This is true in corporations, non-profits, universities, governments, faith communities, schools, families, and sports programs. If you think back on any major scandal, fueled by cover ups you’ll see the same pattern, and the restitution and resolution of cover ups almost always happen in the wilderness when one person steps outside their bunker and speaks the truth.
- Brené Brown, "Braving the Wilderness"
The eye cannot say unto the hand, I have no need of thee: nor again the head to the feet, I have no need of you. (1st Corinthians 12:21)Every individual believer makes up the bride of Christ. Everyone is needed. As a member of the body, this is your church. It doesn't belong to a prophet, or the brethren, or any office or policy. It belongs to the people. It is the people. And as a people, we are preparing to be joined in union with Jesus on that great wedding day and so the responsibility to prepare and be one as a whole belongs to each and every member. If you are a foot, or a hand, or any other part of the body, and you are hurting or witnessing wrongdoings, you must make it known to the head so that we can become Zion- One heart, one mind, with NO poor among us. No poor means a system that does not create an environment that perpetuates abuse. Wickedness will not cease unless it is first brought to the light.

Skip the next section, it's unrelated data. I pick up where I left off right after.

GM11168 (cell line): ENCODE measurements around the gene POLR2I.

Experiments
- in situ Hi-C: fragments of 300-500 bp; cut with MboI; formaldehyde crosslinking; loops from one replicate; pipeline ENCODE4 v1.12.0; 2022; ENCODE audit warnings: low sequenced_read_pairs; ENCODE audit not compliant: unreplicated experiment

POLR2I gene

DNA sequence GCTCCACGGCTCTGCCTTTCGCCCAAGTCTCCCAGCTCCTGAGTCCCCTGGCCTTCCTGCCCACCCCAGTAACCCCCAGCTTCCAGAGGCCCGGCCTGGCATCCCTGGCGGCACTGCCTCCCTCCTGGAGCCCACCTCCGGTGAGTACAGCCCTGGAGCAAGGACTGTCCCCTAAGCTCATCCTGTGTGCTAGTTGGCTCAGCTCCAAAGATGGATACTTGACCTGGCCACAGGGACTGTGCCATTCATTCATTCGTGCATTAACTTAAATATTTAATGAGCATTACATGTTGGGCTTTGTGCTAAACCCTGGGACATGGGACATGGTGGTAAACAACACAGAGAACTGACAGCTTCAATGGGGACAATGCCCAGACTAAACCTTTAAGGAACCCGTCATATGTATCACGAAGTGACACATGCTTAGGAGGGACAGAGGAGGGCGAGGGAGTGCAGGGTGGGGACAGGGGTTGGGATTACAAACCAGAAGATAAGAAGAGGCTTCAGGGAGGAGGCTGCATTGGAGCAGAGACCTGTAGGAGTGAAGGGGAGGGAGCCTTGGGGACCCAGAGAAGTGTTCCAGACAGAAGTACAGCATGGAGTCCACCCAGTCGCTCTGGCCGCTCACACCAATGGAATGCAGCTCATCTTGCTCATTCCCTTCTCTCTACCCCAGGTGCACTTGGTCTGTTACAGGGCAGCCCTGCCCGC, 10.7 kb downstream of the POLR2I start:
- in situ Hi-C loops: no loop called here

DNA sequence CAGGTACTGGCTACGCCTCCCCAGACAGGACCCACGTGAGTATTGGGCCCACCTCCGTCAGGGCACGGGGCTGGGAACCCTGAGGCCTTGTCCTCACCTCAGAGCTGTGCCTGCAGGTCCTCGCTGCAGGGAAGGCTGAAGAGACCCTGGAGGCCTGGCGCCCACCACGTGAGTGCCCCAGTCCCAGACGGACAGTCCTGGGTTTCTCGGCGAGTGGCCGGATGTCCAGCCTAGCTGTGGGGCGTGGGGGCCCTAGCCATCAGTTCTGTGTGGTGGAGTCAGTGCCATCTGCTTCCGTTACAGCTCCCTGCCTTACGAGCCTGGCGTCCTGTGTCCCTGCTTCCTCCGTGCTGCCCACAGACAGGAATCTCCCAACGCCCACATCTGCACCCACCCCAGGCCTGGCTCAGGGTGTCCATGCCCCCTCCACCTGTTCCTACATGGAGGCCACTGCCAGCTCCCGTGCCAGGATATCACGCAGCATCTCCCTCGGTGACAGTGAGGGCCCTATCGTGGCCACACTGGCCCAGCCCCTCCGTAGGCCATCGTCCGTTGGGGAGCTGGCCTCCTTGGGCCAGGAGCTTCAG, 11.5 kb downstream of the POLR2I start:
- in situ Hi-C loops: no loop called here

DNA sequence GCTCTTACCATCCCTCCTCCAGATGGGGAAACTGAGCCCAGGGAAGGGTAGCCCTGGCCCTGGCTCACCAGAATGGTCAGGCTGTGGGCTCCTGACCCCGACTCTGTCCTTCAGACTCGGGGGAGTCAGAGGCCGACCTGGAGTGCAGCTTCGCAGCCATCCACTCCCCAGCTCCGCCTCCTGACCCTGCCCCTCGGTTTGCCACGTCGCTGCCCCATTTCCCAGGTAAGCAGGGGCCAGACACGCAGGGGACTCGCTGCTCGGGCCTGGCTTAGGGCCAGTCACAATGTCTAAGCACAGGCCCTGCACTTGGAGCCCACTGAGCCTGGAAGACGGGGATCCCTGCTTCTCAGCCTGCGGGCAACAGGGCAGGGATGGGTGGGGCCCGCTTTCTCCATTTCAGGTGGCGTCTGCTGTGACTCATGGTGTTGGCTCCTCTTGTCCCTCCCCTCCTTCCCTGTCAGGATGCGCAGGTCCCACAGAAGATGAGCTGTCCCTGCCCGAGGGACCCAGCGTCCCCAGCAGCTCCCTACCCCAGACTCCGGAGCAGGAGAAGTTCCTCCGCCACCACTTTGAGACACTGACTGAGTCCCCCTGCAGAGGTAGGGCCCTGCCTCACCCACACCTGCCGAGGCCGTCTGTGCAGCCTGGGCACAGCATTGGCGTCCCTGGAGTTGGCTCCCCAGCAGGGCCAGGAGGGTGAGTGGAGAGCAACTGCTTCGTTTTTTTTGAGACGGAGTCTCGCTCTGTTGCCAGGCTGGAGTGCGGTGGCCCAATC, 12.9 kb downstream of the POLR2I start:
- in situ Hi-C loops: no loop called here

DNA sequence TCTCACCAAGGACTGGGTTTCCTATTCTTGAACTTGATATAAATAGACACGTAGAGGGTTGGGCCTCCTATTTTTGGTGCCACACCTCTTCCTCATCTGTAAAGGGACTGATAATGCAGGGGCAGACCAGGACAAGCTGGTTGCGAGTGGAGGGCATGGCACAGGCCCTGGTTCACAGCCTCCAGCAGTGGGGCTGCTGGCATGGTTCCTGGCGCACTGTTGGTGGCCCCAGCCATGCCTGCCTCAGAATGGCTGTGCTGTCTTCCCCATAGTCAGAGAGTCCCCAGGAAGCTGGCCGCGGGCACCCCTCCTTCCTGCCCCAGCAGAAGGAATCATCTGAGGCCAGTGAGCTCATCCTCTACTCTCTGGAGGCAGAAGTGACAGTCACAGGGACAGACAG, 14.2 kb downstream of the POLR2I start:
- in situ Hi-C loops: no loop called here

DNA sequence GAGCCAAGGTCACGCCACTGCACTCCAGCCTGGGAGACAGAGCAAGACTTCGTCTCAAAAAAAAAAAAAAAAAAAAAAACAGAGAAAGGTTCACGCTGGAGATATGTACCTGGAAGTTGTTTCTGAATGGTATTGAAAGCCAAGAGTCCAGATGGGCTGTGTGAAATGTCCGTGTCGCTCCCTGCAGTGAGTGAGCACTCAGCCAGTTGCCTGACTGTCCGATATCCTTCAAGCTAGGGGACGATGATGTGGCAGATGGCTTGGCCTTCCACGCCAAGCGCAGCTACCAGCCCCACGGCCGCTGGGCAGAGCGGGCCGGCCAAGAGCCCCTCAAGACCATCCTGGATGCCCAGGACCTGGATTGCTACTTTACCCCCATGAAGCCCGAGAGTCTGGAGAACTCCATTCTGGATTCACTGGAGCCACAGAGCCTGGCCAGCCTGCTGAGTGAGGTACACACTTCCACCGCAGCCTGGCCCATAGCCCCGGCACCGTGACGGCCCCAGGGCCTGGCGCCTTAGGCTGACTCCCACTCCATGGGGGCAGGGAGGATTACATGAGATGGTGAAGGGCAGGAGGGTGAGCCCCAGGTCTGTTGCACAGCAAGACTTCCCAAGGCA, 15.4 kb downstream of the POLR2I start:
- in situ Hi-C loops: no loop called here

Sam Young is a warrior and a defender of the children, fighting to protect your kids from a system that enables the wicked actions of men. He is a man speaking out against wickedness in high places to serve the least of these. He is a what Philip Zimbardo describes as a hero, and is doing what Brené Brown describes as "braving the wilderness". He is a faithful Latter-Day Saint because he striving to make the body of Christ whole and well. He is daring to stand alone, even if it means choosing the harder right. That is courage, that is living the gospel, that is fighting against powers of darkness and rooting out the evil before it escalates into something worse. He is doing this because he cares about the church and the people its system serves. I care about the church and the people its system serves. As a faithful Mormon, these are your people, this is your church. You should care, too.